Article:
We have been working diligently with our customers in the K12 community to help them understand and meet data privacy obligations as schools increasingly move to innovative cloud-based services. A recently published study by the Fordham Center for Law and Information Policy makes it clear that there is still much work to be done. The positive reactions to the study and its recommendations– from school leaders, parent groups, industry groups and policy makers— suggests there is a unique opportunity for these groups to work together to solve many of the issues highlighted in the study. In particular, the study demonstrates that our industry needs to step up and be a better partner with schools by being more transparent about how we handle their data and by agreeing to clear restrictions on how we will use their data, including agreeing not use such data for advertising, sales or marketing purposes.
Those common sense recommendations are just part of the improved transparency related to use of student and institution data that our industry owes its customers in the education community. Without these critical steps from industry, schools will continue to struggle to meet regulatory requirements and more importantly, parent expectations related to the stewardship of student data.
We firmly believe that new generations of cloud-based technology offer great potential in schools, from lowering costs to providing anytime-anywhere learning opportunities to readying students for jobs where an increasing number of cloud technologies will be in use. As Professor Reidenberg’s work illustrates, there are a wide range of cloud technologies being deployed in schools today, replacing many of the common tools or programs that were run “on premises” in the recent past (or even done “offline”). The study data in the report supports what we know anecdotally: Cloud services offer attractive benefits and are being rapidly deployed in schools to support a number of distinct functions, from data analytics to student reporting to basic productivity functions such as email, data storage and document editing.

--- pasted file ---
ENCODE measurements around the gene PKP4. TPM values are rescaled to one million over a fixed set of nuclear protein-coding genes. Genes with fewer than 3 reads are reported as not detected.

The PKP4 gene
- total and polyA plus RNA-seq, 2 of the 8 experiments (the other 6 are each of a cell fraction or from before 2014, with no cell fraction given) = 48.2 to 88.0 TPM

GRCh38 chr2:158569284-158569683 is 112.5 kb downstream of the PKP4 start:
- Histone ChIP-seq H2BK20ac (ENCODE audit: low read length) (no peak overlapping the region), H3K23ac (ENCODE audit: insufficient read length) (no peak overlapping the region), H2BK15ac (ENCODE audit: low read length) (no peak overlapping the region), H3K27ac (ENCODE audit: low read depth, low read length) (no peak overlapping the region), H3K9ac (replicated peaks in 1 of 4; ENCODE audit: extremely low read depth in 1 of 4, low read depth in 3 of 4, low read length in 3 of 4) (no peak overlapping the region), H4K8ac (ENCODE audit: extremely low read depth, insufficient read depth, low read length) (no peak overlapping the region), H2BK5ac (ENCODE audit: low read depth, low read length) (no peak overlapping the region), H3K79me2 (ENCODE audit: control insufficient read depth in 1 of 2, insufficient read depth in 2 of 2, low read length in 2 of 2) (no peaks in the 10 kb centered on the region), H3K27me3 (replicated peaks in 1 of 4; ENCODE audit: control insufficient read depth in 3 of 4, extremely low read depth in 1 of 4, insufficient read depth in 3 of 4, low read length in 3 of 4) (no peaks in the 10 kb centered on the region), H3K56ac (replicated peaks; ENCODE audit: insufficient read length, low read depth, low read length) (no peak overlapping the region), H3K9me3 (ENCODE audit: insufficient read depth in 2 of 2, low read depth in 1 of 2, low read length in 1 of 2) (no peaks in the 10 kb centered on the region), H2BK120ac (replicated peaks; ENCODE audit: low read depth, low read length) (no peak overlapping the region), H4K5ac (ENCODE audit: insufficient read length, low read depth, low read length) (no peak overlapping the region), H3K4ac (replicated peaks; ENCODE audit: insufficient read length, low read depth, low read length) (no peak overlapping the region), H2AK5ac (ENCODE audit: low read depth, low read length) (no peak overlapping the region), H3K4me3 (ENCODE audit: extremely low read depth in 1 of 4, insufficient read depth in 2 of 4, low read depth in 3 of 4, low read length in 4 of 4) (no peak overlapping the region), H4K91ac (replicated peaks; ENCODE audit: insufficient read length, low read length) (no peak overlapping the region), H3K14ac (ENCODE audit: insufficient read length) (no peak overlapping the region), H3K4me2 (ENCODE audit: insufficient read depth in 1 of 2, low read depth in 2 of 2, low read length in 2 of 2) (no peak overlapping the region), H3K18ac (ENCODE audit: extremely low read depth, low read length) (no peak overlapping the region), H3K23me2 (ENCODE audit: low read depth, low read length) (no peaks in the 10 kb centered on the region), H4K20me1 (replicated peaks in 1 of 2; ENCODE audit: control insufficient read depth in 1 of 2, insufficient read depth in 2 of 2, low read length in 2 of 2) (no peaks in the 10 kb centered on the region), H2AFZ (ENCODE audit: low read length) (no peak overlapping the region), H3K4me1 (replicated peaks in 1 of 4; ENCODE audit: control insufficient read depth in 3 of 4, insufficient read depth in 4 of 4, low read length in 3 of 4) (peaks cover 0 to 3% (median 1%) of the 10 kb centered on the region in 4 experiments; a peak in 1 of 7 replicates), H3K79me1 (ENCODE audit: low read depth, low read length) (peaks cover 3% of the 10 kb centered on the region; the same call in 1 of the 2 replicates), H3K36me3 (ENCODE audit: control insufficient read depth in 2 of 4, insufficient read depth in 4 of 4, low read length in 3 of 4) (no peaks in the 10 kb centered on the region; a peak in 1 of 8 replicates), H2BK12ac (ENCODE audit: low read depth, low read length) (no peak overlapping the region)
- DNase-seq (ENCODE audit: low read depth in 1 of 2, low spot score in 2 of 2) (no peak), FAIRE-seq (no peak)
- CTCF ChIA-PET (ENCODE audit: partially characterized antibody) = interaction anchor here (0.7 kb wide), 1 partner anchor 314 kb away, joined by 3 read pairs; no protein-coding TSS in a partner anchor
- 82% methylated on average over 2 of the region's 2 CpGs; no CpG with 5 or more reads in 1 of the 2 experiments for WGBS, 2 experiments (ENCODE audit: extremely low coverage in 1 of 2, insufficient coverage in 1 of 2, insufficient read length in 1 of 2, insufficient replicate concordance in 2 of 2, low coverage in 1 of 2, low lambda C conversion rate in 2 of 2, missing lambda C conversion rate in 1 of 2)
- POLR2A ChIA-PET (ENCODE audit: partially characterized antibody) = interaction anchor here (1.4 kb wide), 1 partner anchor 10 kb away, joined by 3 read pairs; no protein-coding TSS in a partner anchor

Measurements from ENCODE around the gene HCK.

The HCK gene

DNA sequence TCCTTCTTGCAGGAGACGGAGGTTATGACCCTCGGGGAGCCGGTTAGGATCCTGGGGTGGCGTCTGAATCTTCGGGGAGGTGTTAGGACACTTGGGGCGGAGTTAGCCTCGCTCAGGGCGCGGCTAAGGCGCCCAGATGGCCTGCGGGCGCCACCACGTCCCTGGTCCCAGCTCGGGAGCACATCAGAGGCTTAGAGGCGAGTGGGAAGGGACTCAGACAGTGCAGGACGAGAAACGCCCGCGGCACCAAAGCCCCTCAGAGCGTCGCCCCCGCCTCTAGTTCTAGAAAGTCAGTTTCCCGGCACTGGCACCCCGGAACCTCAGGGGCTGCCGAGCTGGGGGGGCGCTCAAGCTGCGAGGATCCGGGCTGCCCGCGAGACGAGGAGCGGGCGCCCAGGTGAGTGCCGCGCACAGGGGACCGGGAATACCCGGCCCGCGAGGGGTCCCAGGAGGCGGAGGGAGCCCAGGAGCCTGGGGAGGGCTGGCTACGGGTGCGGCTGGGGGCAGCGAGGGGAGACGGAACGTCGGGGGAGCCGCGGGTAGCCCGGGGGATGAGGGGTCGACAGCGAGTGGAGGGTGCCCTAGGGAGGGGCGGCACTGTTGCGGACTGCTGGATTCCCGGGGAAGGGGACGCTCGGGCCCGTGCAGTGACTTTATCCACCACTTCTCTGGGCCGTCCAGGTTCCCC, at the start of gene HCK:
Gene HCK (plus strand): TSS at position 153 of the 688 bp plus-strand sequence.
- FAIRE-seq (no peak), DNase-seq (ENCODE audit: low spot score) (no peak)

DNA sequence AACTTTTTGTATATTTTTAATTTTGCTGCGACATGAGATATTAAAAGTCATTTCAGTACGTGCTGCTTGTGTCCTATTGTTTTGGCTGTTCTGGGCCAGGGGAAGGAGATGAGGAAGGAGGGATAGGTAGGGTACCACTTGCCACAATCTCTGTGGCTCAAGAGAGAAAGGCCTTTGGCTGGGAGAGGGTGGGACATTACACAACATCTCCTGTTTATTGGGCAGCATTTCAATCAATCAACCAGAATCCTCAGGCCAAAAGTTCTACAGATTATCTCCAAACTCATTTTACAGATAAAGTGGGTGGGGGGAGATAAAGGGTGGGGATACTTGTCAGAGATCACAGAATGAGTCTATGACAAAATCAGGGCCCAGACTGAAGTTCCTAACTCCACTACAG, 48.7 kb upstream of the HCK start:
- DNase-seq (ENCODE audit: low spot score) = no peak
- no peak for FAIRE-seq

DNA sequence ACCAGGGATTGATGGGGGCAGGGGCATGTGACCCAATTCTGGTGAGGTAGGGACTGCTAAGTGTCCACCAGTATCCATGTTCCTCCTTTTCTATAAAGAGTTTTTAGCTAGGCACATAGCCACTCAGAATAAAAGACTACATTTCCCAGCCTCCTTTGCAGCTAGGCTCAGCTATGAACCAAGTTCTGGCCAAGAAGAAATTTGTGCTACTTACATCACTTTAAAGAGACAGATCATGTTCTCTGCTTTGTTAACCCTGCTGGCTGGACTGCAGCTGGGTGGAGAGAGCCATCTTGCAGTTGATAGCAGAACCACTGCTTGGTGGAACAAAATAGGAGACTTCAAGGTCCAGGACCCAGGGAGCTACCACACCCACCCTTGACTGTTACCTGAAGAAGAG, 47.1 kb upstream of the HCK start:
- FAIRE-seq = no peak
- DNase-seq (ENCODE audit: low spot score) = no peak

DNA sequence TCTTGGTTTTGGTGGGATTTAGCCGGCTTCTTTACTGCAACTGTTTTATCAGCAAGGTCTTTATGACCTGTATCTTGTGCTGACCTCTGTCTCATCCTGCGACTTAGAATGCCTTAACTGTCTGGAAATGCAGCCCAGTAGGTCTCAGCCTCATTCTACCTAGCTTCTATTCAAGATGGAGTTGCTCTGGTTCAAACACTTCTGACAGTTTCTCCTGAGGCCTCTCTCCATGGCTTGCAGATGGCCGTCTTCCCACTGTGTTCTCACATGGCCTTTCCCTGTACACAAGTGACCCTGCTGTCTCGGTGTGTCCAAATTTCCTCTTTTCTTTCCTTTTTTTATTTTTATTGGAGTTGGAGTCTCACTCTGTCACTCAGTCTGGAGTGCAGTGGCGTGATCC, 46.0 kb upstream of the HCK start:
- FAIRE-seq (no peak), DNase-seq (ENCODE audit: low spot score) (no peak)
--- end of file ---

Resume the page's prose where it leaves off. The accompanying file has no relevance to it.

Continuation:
But one of the more troubling findings is that the cloud contracts the Fordham research team analyzed often lacked basic terms related to the handling and protection of student data accessible by the service provider. In summarizing that finding, the report noted:
[M]ore often than not, districts are passive parties to cloud service contracts; service providers draft terms and conditions and districts have neither the expertise nor ability to negotiate over those terms.
The report highlights the responsibility of service providers to “pay closer attention to privacy issues and obligations” and “treat districts fairly and to effectively safeguard student information.” It makes recommendations aimed at service providers, including requiring contracts to prohibit sales and marketing uses of student data without express parental consent, as well as requiring the service provider to disclose clearly any commercial use of student data.
Microsoft firmly believes advertising and marketing uses of student data should not be permitted by service providers. Further, contracts with schools should state these concepts in clear and unambiguous terms.
We welcome calls for an industry-wide discussion aimed at creating more consistent and uniform commitments by technology vendors who sell their products, services and devices into the education market. As an industry, we must help schools meet their obligations as stewards of student and institution data. The Fordham report gives everyone more context for that discussion and will help guide schools, vendors, parents and the government toward a safer and more secure computing environment that will benefit families and provide peace of mind as schools move more and more student data to the cloud.